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Scientists reveal alternative route for cell death

March 03, 2016

Researchers at St. Jude Children's Research Hospital have uncovered a new pathway for mitochondrial cell death that involves the protein BCL-2 ovarian killer otherwise known as BOK. The discovery, which is described online in the journal Cell, may lead to new ways to trigger cell death in some types of cancer cells.

"The newly discovered mechanism for mitochondrial cell death is by the effector protein BOK which is normally targeted for destruction at the endoplasmic reticulum," said Doug Green, Ph.D., chair of the St. Jude Department of Immunology and corresponding author of the study. "This pathway of molecular events appears to be intrinsically tied to the levels of stress experienced by the cell and ensures the rapid, programmed destruction of both the cell and its contents."

Cell death is a mechanism used by multicellular organisms to help them survive by removing infected, damaged or unwanted cells. Mitochondria are known as the energy-generating organelles of the cell. However, they may also activate cell death under certain conditions and assist in the removal of damaged cells from the body.

The mitochondrial pathway of cell death (apoptosis) starts by permeabilization of the mitochondrial outer membrane which becomes peppered with small holes. The leakage of proteins like cytochrome c and other molecules from the space between the inner and outer membranes of the mitochondria into the cytosol activates caspase proteases and sets in motion a series of reactions that lead to the rapid demise of the cell.

"BOK is an effector of mitochondrial apoptosis that appears to work in a different way to known proteins that initiate mitchondrial cell death," said Fabien Llambi, Research Laboratory Specialist at St. Jude and the first author of the paper. "The stability of BOK appears to be directly related to the amount of cellular stress experienced within the endoplasmic reticulum."

The researchers revealed that BOK is controlled at the level of protein stability by components of the Endoplasmic Reticulum Associated Degradation or ERAD pathway. ERAD is a quality control mechanism that helps to detect and eliminate damaged and often unfolded proteins.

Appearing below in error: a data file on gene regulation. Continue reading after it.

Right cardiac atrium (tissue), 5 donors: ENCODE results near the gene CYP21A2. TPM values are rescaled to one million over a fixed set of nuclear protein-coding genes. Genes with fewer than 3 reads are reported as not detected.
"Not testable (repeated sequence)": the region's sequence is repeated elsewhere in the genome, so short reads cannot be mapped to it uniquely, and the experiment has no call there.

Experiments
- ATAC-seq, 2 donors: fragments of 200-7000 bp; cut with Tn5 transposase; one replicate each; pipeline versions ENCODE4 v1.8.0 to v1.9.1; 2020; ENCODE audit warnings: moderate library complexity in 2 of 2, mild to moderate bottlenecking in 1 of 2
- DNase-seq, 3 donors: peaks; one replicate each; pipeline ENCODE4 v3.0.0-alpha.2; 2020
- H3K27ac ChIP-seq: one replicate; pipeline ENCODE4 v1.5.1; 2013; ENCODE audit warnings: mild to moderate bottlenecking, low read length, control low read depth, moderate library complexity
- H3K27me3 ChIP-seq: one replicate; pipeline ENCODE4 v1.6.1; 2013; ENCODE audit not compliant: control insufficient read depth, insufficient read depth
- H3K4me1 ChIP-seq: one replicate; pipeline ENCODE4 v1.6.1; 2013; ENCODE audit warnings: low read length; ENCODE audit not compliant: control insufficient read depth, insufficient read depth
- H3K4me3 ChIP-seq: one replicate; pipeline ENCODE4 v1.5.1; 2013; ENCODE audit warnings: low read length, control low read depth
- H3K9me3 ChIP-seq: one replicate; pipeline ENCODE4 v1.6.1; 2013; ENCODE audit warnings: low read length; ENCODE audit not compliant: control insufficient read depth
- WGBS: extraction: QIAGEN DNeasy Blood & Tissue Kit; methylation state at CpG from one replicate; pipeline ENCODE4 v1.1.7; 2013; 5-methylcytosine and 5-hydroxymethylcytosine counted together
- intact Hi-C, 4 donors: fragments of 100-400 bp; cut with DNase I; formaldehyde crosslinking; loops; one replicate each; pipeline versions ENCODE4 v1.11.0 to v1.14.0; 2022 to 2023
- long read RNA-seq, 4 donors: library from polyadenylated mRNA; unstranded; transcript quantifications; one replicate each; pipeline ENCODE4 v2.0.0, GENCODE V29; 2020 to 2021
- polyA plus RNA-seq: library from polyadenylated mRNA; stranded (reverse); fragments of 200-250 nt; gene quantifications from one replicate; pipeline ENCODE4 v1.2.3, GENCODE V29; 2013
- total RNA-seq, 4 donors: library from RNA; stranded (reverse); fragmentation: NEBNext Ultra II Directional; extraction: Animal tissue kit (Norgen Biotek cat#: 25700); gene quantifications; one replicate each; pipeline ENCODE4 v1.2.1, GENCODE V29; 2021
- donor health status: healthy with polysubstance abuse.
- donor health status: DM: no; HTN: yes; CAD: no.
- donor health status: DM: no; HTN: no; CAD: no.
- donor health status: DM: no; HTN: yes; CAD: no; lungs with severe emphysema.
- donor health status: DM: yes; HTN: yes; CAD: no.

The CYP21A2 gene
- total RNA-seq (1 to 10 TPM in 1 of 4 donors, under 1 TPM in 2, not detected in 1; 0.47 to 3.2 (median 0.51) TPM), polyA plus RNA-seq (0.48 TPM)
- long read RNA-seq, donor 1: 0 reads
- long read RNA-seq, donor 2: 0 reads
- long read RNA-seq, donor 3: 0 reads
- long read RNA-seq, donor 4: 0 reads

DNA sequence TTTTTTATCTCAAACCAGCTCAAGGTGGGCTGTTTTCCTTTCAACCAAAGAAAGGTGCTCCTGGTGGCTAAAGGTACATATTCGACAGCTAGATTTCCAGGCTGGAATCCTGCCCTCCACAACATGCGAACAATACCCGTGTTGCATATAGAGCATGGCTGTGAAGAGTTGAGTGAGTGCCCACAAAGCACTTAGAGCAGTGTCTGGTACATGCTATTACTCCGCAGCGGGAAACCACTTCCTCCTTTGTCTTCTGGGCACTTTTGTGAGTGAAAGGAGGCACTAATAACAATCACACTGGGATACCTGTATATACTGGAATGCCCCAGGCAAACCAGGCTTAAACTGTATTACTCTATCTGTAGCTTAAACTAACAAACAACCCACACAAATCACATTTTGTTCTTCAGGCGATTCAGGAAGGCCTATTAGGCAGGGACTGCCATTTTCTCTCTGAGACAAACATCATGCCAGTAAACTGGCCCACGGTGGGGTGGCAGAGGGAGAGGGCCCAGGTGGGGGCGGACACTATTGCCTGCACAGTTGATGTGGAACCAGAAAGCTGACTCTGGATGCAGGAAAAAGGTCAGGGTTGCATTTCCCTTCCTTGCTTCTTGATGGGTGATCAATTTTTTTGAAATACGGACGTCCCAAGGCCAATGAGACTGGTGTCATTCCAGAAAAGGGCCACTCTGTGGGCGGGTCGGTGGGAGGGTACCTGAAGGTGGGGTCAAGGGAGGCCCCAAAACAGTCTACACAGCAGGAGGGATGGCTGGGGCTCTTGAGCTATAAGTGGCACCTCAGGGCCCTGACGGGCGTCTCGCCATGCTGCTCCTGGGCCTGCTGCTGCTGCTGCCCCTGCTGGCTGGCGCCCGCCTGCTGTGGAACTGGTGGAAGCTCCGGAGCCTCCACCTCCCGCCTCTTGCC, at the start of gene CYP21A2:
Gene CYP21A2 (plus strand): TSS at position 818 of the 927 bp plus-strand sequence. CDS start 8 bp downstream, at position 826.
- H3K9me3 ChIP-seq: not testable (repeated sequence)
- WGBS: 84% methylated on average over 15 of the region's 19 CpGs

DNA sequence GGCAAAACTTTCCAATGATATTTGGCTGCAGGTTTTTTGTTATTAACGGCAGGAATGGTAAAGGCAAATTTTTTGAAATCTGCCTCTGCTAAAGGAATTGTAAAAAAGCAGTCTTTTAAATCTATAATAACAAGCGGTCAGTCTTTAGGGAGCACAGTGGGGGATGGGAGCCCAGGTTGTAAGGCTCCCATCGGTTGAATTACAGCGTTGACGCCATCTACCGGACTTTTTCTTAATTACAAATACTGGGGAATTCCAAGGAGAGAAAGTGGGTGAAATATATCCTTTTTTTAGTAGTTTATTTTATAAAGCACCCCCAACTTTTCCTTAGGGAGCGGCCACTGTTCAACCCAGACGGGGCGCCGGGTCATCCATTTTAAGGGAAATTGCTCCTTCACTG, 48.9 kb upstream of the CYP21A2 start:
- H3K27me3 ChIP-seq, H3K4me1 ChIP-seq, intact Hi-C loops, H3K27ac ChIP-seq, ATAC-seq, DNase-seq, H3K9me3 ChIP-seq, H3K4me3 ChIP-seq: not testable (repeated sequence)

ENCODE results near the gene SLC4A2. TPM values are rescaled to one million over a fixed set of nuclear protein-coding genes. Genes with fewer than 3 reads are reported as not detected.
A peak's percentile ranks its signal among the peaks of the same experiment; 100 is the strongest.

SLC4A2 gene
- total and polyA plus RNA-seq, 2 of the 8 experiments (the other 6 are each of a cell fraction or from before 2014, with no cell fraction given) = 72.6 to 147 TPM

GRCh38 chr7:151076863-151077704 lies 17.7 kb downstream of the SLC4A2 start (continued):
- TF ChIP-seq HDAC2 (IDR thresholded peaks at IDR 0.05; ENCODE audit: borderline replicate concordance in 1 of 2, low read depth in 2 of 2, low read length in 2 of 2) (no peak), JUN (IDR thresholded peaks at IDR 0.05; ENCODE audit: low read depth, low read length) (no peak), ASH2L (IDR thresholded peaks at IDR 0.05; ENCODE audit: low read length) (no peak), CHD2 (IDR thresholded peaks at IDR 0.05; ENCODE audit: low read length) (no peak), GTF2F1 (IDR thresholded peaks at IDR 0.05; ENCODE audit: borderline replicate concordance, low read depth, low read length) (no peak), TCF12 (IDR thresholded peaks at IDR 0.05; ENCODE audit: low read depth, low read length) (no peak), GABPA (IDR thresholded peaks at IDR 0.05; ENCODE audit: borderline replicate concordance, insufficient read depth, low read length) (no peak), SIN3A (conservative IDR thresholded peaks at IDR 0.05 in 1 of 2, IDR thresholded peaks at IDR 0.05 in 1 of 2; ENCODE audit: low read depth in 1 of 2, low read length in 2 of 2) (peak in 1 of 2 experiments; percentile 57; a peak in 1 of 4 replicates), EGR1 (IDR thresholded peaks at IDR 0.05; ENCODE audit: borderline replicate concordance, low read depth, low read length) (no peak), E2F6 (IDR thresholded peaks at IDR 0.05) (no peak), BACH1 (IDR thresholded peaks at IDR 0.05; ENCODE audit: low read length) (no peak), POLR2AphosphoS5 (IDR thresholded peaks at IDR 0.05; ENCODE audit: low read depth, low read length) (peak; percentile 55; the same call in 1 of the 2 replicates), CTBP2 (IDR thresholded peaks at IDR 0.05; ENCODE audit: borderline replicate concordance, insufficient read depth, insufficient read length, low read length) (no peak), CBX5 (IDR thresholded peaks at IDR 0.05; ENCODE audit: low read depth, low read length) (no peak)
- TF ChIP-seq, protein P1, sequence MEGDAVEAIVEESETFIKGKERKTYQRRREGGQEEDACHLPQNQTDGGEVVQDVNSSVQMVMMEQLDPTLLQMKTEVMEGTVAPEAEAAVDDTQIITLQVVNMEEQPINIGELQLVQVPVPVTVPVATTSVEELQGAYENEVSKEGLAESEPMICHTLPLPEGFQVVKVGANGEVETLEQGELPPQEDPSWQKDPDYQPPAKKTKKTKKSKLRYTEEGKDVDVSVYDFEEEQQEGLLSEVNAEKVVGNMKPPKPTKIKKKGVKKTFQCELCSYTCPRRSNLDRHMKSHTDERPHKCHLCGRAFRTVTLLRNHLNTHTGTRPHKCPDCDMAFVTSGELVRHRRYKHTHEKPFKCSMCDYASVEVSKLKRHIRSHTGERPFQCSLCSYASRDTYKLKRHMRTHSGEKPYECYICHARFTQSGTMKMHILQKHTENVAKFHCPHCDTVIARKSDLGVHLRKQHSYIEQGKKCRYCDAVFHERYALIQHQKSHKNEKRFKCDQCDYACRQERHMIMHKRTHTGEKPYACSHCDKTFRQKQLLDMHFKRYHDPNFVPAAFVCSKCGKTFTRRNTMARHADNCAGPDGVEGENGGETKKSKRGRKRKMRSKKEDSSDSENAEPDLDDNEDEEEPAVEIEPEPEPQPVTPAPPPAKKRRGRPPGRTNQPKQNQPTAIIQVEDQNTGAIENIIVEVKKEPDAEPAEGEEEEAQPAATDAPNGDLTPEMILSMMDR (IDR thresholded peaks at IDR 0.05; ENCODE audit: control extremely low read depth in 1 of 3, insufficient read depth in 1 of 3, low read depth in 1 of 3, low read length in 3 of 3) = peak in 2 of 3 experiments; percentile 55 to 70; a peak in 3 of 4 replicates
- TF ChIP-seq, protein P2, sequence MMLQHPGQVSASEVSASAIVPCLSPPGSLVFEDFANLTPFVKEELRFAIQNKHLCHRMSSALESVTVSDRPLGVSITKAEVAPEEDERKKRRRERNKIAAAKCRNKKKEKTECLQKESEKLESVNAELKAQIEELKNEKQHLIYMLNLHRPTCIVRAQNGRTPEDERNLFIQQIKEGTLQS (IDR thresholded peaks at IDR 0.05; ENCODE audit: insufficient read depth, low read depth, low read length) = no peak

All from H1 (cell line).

The scientists were also able to show that BOK works independently of BAK and BAX, two other members of the BCL-2 family of proteins that regulate and contribute to mitochondrial cell death.

"The fate of the cell during stress appears to be intricately wired to the signaling pathways, such as the BOK pathway we have discovered, that trigger mitochondrial cell death," added Green. "Our work also suggests that cancer cells expressing high levels of BOK may be particularly sensitive to inhibitors that target the proteasome or the ERAD pathway."

The development of specific inhibitors that target the ERAD pathway could provide useful alternatives to some of the known proteasome inhibitors that stop the growth of cancer cells. Some proteasome inhibitors affect multiple targets in ways that do not meet the desired level of specificity. An ERAD inhibitor might overcome this drawback. Further work is needed to identify suitable protein targets that would be amenable to this type of interference.
-end-
The study's other authors are Fabien Llambi, Yue-Ming Wang, Bernadette Victor, Mao Yang, Desiree M. Schneider, Sébastien Gingras, Melissa J. Parsons, Janet H. Zheng, Scott A. Brown, Stéphane Pelletier, Tudor Moldoveanu, and Taosheng Chen

This research was supported by funding from the National Institutes of Health (grants GM 096208 and GM 110034); and ALSAC.

St. Jude Children's Research Hospital

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